Minutes pass. Then something moves in the corner of your vision. A paw.

You turn to see your dog tucked into the opposite corner of the sofa, a furry ball of sleep. You watch him. His little belly rises and falls with each slow, soothing breath. His nose twitches. His ears are askew. His eyes have disappeared into the black spots that surround them. His tail is wrapped around him like punctuation mark, and his head is nestled between his front legs.

You smile.

Peace settles over you like a warm blanket. You feel grateful for this one tiny moment, this perfect picture of serenity. You realize that life is a two-sided coin: everything is balanced. Suddenly you don’t feel so stressed.

When you get up, the dog follows. He stands in your closet while you change into pajamas. He sits at your feet while you brush your teeth. He looks at you hopefully when you open the fridge for a glass of water. He jumps onto the sheets when you turn off the lights and slip into bed.

At 11 PM your day ends with a dog resting his head on your leg. You both sleep soundly.


What looks like a panda, barks like a Beagle, and won’t walk in the rain?

Riley.

Riley is my new puppy. I’ve had him for about three weeks, but let me tell you, it feels more like three years. My boyfriend and I adopted him from a great local shelter, and we have been busy adjusting our lives ever since.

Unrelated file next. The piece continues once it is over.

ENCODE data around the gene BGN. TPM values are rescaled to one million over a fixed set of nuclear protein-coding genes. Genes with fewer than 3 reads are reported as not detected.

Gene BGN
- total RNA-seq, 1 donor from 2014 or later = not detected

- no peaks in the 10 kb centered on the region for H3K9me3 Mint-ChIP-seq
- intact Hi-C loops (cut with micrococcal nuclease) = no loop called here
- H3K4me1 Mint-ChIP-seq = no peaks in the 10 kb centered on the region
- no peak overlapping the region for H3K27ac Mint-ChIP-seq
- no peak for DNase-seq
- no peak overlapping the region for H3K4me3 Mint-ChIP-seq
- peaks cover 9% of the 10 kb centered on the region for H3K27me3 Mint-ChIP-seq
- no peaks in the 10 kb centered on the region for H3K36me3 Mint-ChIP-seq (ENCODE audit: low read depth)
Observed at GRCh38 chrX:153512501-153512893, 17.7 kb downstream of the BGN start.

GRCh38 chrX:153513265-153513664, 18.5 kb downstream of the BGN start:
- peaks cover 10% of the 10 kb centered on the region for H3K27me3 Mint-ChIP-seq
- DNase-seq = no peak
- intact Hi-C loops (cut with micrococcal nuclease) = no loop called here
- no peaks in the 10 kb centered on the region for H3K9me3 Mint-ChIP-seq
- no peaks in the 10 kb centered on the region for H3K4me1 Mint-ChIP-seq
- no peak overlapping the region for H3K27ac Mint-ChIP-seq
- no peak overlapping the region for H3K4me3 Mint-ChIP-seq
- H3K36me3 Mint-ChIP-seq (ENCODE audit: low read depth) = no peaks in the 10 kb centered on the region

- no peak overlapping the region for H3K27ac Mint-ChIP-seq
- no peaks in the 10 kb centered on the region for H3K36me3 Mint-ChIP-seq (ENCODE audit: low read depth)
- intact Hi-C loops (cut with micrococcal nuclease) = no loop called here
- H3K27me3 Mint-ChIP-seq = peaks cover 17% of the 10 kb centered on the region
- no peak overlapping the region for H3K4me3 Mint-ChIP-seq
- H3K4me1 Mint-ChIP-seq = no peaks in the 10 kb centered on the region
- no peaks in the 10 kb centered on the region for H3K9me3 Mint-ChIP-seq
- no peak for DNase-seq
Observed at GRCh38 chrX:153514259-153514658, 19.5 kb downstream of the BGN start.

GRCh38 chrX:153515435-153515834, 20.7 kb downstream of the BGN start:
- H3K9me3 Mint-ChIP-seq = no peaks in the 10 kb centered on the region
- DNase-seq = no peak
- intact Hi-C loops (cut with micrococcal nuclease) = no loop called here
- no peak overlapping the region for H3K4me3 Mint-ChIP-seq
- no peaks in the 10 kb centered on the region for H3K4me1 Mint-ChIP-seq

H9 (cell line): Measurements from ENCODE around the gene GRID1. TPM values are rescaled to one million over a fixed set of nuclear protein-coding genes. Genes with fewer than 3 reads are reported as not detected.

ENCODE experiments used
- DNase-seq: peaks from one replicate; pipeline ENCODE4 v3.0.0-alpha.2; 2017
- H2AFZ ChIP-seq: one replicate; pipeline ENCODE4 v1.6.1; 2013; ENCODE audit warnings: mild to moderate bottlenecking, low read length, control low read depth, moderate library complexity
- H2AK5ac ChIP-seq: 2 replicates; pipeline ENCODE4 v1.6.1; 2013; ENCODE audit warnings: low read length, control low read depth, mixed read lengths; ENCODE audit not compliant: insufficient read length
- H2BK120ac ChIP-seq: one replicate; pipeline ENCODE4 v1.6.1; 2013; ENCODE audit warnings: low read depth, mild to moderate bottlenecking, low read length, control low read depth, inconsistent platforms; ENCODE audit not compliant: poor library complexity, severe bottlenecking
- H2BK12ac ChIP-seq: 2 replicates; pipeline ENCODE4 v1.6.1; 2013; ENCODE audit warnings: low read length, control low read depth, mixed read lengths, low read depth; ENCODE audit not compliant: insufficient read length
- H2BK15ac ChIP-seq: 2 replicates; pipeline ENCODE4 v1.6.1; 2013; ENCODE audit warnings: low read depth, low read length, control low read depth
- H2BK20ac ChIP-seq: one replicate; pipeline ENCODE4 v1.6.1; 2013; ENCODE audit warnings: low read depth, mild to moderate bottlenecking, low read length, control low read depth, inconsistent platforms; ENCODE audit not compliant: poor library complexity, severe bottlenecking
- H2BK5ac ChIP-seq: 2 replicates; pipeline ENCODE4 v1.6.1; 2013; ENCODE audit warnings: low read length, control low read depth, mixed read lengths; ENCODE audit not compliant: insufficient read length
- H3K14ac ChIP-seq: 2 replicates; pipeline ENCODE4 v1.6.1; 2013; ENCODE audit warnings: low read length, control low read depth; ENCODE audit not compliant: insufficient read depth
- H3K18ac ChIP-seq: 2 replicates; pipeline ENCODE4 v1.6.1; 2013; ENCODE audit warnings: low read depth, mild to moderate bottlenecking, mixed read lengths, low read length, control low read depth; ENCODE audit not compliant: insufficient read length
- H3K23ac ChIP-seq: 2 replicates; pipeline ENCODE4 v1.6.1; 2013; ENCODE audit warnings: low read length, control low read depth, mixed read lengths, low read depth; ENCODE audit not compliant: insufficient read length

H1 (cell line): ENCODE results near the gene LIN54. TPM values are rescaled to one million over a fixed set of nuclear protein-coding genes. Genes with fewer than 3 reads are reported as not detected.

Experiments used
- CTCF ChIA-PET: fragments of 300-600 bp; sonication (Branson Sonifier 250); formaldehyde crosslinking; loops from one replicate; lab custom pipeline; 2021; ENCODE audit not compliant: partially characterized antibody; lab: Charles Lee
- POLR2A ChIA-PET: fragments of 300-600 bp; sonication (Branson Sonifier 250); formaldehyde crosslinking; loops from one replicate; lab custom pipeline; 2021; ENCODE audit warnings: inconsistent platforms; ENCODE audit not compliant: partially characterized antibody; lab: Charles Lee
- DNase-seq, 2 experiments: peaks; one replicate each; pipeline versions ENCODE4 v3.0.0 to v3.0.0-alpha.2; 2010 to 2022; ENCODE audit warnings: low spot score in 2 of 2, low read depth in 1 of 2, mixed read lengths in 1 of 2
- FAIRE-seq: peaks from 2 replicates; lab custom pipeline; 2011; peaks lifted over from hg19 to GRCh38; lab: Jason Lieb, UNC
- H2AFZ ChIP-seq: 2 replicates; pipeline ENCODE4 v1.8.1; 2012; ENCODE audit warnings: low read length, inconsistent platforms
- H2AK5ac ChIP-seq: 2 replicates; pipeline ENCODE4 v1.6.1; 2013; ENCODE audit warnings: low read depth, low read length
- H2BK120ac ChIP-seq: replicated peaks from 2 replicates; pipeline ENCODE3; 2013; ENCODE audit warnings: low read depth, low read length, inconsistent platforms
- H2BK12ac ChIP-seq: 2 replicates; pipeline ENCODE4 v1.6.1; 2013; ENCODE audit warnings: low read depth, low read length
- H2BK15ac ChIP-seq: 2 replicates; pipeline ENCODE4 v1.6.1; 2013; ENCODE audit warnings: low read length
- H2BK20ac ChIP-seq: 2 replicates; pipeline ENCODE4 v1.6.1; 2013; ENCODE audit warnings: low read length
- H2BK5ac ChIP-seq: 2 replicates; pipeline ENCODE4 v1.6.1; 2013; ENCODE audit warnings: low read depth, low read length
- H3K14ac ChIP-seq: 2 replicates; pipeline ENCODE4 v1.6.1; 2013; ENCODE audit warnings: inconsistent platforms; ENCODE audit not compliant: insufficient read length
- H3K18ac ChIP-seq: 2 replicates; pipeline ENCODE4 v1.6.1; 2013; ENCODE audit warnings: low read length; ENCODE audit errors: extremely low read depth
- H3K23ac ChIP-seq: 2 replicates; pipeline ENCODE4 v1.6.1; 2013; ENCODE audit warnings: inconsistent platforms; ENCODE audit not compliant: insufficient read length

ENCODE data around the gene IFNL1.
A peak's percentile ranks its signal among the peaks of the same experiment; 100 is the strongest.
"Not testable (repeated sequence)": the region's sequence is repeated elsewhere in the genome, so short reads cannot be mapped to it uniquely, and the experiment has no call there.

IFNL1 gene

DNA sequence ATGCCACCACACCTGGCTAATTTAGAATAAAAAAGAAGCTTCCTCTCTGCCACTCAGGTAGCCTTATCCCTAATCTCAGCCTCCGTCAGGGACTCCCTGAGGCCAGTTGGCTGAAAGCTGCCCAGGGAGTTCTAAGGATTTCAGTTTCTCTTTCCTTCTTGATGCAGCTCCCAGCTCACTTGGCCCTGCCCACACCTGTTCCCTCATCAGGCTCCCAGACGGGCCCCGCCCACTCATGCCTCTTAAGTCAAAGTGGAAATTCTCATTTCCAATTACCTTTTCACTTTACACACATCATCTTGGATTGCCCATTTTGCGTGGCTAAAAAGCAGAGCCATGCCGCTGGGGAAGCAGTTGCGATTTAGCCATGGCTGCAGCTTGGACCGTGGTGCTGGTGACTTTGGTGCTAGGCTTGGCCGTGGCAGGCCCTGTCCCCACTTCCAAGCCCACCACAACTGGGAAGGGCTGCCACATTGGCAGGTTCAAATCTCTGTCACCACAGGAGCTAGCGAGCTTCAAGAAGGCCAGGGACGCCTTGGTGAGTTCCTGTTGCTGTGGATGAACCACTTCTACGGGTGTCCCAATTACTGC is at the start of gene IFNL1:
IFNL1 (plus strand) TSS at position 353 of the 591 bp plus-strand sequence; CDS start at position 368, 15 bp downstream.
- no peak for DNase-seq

At nine weeks, Riley focuses on eating, drinking, playing, and sleeping—in that order. We, on the other hand, focus on teaching him his name and getting him to potty in the yard instead of the house. The first week was rough, but I think he’s getting the hang of things now. Patience and consistency are the keys.

As much as I’m trying to teach him, I have to admit, I’m learning ten times more. I read books and websites about the stages of puppyhood and various training techniques. I poll other dog-owners to find out what I’m doing right, what I’m doing wrong, and what I could be doing better. I get the scoop on vets and kennels, on dog food and toys. I live, breathe, and yes, sometimes even dream about Riley. Because he’s my responsibility, and my pleasure.

It’s not really about the dog information, though. What I’m actually learning is how to be a better person. By putting him first and taking all these steps to ensure his proper growth, I am growing too. I am maturing into a (more) responsible, mindful, and unselfish caretaker.

As an added bonus, my relationship is thriving. Before Andy and I got Riley, my cousin told me that adopting a dog was the best thing she and her husband had ever done. At the time I sort of chuckled and said “Sure” in a dubious tone, but now I understand. Since Riley came into our lives, Andy and I have been doing better than ever. We’re learning to work as a team toward a common goal, to depend on each other and do our fair share, and to appreciate each other to the fullest degree.

All of this basically translates to one simple thing: Riley rocks. Sure, he eats up all my time, and patience, and shoes… but he is so worth it! When I hold up a treat and say, “Riley, sit,” and he stares at me with those big brown eyes, I melt. I know he doesn’t get it, but that’s okay. I don’t get him either.

In time, though, we will understand each other, and that will be the real treat for both of us.